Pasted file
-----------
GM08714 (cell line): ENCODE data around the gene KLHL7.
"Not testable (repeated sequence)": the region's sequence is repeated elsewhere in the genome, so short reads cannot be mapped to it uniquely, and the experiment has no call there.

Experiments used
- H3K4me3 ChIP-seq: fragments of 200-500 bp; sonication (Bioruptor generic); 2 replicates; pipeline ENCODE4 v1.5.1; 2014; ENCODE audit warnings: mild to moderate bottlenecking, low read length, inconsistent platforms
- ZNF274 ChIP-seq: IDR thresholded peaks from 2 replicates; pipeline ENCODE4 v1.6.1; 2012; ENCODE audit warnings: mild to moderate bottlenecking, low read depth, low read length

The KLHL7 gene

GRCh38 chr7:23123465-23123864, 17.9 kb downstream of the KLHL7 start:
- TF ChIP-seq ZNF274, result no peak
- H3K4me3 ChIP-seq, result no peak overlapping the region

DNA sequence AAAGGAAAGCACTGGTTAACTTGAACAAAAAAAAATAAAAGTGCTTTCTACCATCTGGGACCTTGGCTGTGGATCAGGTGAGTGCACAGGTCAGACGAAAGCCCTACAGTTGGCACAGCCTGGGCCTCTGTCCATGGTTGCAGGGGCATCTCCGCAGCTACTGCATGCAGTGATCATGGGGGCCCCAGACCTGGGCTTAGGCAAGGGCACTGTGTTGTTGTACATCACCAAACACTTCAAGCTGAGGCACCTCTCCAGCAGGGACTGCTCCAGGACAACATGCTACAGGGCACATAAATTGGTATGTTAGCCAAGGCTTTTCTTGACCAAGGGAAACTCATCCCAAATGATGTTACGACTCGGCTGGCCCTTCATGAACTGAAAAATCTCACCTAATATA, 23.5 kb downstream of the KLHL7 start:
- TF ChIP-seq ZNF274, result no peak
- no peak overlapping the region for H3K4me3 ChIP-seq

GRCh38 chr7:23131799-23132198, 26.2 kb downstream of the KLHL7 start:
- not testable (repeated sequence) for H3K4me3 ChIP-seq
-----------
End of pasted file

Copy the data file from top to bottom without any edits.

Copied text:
GM08714 (cell line): ENCODE data around the gene KLHL7.
"Not testable (repeated sequence)": the region's sequence is repeated elsewhere in the genome, so short reads cannot be mapped to it uniquely, and the experiment has no call there.

Experiments used
- H3K4me3 ChIP-seq: fragments of 200-500 bp; sonication (Bioruptor generic); 2 replicates; pipeline ENCODE4 v1.5.1; 2014; ENCODE audit warnings: mild to moderate bottlenecking, low read length, inconsistent platforms
- ZNF274 ChIP-seq: IDR thresholded peaks from 2 replicates; pipeline ENCODE4 v1.6.1; 2012; ENCODE audit warnings: mild to moderate bottlenecking, low read depth, low read length

The KLHL7 gene

GRCh38 chr7:23123465-23123864, 17.9 kb downstream of the KLHL7 start:
- TF ChIP-seq ZNF274, result no peak
- H3K4me3 ChIP-seq, result no peak overlapping the region

DNA sequence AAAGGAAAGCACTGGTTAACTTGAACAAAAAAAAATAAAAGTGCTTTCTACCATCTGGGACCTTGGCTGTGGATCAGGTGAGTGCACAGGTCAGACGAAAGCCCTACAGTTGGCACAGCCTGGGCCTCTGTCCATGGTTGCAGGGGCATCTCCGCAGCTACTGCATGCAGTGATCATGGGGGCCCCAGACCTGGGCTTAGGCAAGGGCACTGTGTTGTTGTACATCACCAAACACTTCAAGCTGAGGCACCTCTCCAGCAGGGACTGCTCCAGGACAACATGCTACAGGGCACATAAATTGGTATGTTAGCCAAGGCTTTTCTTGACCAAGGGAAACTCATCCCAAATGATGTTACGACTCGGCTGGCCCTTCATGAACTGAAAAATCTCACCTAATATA, 23.5 kb downstream of the KLHL7 start:
- TF ChIP-seq ZNF274, result no peak
- no peak overlapping the region for H3K4me3 ChIP-seq

GRCh38 chr7:23131799-23132198, 26.2 kb downstream of the KLHL7 start:
- not testable (repeated sequence) for H3K4me3 ChIP-seq